Statin therapy improves brachial artery endothelial function in nephrotic syndrome
Dogra, G.K., Watts, G.F., Herrmann, S., Thomas, M.A.B. and Irish, A.B. (2002) Statin therapy improves brachial artery endothelial function in nephrotic syndrome. Kidney International, 62 (2). pp. 550-557.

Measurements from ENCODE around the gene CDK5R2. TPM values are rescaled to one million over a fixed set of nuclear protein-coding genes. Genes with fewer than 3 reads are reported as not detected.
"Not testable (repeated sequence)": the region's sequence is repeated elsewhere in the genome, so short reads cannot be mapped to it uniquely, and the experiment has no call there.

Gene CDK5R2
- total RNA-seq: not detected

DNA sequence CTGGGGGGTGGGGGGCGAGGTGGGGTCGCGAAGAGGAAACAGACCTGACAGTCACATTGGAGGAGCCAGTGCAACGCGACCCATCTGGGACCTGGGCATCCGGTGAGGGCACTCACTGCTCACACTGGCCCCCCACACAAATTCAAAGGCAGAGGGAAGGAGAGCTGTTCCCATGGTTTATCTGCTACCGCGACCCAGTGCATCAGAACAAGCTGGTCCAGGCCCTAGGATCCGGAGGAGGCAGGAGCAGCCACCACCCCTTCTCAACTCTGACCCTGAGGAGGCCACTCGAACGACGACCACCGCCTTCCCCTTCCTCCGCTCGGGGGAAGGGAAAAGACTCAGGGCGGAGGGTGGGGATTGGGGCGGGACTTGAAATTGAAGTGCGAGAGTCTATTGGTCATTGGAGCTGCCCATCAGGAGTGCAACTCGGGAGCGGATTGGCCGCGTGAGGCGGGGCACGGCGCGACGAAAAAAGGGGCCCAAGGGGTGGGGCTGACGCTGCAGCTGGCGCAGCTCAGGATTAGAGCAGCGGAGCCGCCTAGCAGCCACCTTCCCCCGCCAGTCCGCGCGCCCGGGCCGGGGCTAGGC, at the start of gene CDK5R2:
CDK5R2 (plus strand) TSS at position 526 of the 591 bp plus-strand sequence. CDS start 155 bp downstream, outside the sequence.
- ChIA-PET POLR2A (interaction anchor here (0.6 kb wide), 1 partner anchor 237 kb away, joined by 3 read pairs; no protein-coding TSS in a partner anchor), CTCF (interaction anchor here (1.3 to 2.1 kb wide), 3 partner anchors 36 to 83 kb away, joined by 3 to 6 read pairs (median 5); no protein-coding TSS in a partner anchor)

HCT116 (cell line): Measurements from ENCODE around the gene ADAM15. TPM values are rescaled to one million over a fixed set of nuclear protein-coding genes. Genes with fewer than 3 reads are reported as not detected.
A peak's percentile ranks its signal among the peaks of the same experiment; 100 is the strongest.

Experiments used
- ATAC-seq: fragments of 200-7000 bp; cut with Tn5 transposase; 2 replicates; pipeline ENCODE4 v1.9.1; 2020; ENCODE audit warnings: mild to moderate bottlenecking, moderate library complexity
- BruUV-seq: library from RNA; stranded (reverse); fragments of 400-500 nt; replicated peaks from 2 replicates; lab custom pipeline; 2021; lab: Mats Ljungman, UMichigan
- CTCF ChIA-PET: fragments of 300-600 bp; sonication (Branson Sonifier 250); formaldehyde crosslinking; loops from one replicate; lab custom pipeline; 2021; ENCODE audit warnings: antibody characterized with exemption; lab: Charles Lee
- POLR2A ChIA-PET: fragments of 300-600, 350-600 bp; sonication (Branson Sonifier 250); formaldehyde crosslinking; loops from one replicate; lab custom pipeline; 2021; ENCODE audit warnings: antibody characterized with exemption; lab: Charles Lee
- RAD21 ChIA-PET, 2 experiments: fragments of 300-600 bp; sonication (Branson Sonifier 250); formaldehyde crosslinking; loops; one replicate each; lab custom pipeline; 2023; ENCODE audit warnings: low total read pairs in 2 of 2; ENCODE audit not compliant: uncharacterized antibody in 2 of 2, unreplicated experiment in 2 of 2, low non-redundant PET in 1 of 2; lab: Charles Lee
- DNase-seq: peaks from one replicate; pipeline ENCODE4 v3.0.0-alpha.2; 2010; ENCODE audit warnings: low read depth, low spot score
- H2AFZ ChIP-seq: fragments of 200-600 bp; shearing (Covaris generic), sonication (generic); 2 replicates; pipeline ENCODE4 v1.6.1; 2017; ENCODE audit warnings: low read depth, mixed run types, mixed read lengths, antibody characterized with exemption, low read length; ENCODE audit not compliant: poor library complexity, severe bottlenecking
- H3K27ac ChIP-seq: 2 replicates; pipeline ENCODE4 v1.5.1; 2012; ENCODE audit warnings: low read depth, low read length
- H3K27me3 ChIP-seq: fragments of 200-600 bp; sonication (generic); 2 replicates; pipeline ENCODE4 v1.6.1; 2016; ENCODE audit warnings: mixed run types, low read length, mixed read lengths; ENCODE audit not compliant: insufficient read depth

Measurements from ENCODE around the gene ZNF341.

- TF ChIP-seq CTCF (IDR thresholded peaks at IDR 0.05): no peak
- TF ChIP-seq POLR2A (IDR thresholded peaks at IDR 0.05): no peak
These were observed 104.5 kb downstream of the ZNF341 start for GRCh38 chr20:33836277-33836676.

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Background: Patients with nephrotic syndrome have impaired endothelial function probably related to dyslipidemia. This study evaluated the effects of statin therapy on dyslipidemia and endothelial function in patients with nephrotic syndrome. Methods: A sequential, open-label study of the effects of statins on endothelial dysfunction in 10 nephrotic patients treated with an angiotensin-converting enzyme (ACE) inhibitor or angiotensin II (Ang II) receptor antagonist. Endothelial function was assessed at baseline, after 12 weeks of treatment with statins, and after an 8-week washout. Brachial artery endothelial function was measured as post-ischemic flow-mediated dilation (FMD) using ultrasonography. Endothelium-independent, glyceryl trinitrate-mediated vasodilation (GTNMD) also was measured. Results: Serum lipids were significantly lower following statin: total cholesterol mean 8.2 ± 0.4 (standard error) mmol/L versus 5.2 ± 0.3 mmol/L, triglycerides 2.6 ± 0.4 mmol/L versus 1.6 ± 0.2 mmol/L, non-HDL-cholesterol 6.7 ± 0.4 mmol/L versus 3.7 ± 0.2 mmol/L (all P < 0.001). There was a trend to an increase in serum albumin (31.0 ± 1.3 g/L vs. 33.8 ± 1.5 g/L; P = 0.078) and FMD improved significantly following treatment (3.7 ± 1.1% vs. 7.0 ± 0.8%, P < 0.01). After washout, FMD deteriorated significantly to 3.5 ± 1.4% (P < 0.05) versus week 12 FMD. GTNMD was unchanged. In multivariate regression, reduction in non-high-density lipoprotein (HDL)-cholesterol (β - 0.736, P = 0.027) and increase in serum albumin (β 0.723, P = 0.028), but not the on-treatment level of non-HDL-cholesterol, were significant independent predictors of improvement in FMD after adjusting for change in resting brachial artery diameter. Changes in serum lipoprotein and albumin concentrations off treatment were not associated with deterioration in FMD. Conclusion: Statin therapy significantly improves dyslipidemia and brachial artery endothelial function in patients with nephrotic syndrome. Improvement in brachial artery endothelial function may be in part related to a non-lipid effect of statins. The findings also suggest a role for dyslipidemia in endothelial dysfunction and the risk for cardiovascular disease in nephrotic syndrome.
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